I find another thing that helps when I start to feel the frustration of dealing with peds and such–having to slow down, yield, or stop frequently–is to imagine myself having a superpower. I am Clark Kent, and nobody realizes what I could have just done in a given situation, but I chose to maintain my secret identity and stop for you, or slow way down and wait to pass–even though I could have blasted by, or bowled you over, or whatever.

    Here is a bell anecdote: I gave three dings as I approached and overtook a runner on my residential street yesterday on my way home–not to warn her to get out of the way, but just to let her know I was coming up from behind. I passed with plenty of room, and she even said “thanks” as I rode by. People’s perceptions of bells do vary, though. I wonder if there is any such thing as a friendly ding vs. an “aggressive” ding? Sort of like a light tap vs. leaning on the horn in a car?

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  • Lenny Anderson April 9, 2009 at 2:50 pm

    I ride by three rules:
    1. don’t get hit
    2. be courteous
    3. don’t loose momentum
    Always remembering that as someone over 50 I need to ride my bike as much like a auto as possible, or I might start driving my auto like its a bike!

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  • brettoo April 10, 2009 at 12:13 pm

    One of the great things about biking is that you really can have human contact — not physical, I hope — with other riders and walkers, especially when biking through downtown or the inner east side or NW, which is where I do most of my riding. I confess to having been rude to peds when in a hurry, but since I got my upright city bike (much easier to go slow on one of those, which makes sense if you’re gonna be stopping at lights and stop signs a lot anyway) and decided to leave 5 minutes earlier and slow down, I find myself enjoying my rides a lot more. Because I’m not so anonymous as I would be in a car or biking fast, now I sort of feel like an ambassador for bikes, so I try to make eye contact with peds and drivers, and it’s really fun to see them smile and actually acknowledge me. As noted above, peds are often pleasantly surprised when I allow them to cross the street even in situations where they have the right of way, and drivers will as often as not let me through even though I have a stop sign and they don’t. (This applies mainly downtown.) In both cases, it lets me feel like a nicer guy than I probably am, and when I see their smiles, I feel like I’ve won a little cred for bike riders and maybe that’s one less person who’ll vote or advocate against things like spending on bike infrastructure or sane laws like the Idaho stop. Really, it feels like every encounter like that is a possible chance to win a convert for the idea of sharing the road and the city, and I actually look forward to them. It’s not like I can’t be unthinkingly rude or in a hurry sometimes, but when I ride with this attitude, I sure feel less stressed when I arrive at my destination.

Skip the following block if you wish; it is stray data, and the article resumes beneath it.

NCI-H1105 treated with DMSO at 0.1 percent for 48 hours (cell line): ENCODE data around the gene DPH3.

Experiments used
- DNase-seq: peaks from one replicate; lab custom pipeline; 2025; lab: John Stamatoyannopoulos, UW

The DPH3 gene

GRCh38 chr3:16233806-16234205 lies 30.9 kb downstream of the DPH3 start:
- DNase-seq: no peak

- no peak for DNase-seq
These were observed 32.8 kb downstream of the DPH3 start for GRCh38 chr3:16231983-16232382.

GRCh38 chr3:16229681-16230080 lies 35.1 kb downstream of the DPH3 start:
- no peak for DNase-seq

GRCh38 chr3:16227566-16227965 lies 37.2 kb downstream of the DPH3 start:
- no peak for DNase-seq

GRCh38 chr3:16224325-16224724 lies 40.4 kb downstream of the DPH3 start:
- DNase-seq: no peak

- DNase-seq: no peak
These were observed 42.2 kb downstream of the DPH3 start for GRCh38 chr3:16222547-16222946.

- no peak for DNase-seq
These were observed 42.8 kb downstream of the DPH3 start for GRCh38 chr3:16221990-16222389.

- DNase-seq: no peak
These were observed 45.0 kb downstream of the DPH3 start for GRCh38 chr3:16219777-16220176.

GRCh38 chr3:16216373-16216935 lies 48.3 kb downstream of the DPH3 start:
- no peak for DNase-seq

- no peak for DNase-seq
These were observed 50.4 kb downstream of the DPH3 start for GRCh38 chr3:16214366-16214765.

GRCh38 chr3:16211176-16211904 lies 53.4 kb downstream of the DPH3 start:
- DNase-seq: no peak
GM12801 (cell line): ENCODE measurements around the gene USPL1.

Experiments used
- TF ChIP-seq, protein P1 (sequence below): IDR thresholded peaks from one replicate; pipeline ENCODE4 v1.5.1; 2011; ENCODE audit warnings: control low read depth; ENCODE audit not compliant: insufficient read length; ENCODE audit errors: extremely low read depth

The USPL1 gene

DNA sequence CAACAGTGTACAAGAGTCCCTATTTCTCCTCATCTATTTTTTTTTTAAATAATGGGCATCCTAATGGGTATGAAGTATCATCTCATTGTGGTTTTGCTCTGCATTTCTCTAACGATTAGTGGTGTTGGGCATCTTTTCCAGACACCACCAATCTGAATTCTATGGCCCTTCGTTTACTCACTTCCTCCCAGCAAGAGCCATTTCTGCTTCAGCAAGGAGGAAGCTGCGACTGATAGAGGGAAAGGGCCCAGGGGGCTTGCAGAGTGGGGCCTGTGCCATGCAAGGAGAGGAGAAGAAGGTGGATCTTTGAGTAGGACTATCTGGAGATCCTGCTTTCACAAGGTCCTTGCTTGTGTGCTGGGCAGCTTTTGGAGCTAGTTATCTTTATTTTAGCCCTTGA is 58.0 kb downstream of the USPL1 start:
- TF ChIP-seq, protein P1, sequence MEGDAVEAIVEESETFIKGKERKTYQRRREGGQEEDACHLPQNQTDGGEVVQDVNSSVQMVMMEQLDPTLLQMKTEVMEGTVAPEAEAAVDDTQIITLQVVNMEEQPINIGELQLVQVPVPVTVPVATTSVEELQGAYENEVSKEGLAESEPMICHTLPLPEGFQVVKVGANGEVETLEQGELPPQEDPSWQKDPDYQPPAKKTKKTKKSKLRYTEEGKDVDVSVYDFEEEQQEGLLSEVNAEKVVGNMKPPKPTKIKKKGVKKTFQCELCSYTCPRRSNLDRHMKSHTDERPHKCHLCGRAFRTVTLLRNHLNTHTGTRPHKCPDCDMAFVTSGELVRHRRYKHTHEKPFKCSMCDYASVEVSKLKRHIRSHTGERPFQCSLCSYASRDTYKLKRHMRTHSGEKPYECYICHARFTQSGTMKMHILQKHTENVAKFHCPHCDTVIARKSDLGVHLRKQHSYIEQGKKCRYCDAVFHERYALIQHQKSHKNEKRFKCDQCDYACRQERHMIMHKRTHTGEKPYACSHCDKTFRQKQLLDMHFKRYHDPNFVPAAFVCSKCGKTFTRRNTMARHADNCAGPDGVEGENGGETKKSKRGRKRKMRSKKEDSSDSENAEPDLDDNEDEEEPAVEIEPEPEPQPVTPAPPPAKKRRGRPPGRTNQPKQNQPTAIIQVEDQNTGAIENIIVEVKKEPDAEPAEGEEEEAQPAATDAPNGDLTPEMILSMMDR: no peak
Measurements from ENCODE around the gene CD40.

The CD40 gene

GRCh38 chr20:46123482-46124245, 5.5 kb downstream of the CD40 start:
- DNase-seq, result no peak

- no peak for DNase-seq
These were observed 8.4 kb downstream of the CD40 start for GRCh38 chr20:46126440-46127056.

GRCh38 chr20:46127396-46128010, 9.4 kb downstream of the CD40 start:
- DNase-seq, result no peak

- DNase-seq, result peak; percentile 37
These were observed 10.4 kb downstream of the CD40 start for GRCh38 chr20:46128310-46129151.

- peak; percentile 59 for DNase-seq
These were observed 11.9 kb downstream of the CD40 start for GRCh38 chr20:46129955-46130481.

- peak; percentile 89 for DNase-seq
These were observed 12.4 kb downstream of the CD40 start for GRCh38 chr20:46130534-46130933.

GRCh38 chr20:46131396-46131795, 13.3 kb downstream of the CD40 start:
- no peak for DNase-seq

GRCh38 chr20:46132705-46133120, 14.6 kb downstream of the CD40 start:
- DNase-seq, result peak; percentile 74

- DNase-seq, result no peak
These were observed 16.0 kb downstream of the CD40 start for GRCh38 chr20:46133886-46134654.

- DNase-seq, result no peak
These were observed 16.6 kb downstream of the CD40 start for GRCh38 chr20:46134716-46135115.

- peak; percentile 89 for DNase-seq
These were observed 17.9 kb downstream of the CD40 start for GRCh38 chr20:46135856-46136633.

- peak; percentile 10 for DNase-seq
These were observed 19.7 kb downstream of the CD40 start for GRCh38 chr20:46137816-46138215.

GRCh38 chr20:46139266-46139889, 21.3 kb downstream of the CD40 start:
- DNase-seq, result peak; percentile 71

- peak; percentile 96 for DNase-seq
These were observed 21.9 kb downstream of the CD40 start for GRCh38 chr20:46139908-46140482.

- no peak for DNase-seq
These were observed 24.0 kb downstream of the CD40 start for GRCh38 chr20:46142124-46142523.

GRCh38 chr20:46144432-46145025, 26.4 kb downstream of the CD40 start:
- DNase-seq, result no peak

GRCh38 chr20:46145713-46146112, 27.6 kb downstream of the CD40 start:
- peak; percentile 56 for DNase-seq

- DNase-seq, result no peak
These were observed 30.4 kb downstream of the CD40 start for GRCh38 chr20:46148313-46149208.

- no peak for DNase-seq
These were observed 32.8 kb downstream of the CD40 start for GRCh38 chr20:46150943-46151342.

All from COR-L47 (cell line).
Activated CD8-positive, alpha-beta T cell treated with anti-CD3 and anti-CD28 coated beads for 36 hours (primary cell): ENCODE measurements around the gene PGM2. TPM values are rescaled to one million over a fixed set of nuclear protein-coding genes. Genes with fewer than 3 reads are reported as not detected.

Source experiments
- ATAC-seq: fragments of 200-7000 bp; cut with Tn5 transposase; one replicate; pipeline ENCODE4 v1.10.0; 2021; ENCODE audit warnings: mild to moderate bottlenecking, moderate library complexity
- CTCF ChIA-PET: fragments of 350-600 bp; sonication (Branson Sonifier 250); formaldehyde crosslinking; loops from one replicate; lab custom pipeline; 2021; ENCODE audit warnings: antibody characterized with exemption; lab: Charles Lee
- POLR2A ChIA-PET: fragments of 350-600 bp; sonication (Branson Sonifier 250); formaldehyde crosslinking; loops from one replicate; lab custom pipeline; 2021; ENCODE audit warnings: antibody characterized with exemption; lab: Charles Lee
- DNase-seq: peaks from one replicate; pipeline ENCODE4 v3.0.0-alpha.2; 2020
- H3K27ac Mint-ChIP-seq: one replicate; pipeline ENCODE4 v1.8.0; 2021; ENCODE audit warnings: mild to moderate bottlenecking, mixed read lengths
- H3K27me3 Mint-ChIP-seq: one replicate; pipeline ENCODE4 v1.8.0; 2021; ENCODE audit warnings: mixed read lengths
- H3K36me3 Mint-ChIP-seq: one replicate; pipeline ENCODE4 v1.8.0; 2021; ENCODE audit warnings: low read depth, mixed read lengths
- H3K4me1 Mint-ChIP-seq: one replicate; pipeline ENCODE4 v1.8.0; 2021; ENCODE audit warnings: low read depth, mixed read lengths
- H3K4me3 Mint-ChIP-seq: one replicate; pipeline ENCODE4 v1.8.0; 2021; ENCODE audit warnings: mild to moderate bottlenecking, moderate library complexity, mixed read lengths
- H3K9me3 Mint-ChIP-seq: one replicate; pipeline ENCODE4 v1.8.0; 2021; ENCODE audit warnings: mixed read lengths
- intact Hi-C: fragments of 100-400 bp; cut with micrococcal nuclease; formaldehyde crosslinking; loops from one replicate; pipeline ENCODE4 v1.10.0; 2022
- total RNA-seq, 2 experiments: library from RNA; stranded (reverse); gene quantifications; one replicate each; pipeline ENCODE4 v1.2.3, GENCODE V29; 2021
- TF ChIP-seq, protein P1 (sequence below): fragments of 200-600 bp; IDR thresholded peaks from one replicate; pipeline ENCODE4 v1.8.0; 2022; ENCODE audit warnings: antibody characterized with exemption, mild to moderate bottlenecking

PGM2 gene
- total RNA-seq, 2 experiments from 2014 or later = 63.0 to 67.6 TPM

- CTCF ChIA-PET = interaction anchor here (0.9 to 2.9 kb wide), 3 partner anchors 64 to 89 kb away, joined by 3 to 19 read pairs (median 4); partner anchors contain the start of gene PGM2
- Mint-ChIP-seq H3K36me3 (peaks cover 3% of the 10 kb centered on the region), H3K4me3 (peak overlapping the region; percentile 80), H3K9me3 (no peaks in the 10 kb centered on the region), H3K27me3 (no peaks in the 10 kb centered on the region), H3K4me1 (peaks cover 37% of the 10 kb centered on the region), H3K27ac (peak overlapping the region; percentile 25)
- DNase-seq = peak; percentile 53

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  • PoPo April 10, 2009 at 2:14 pm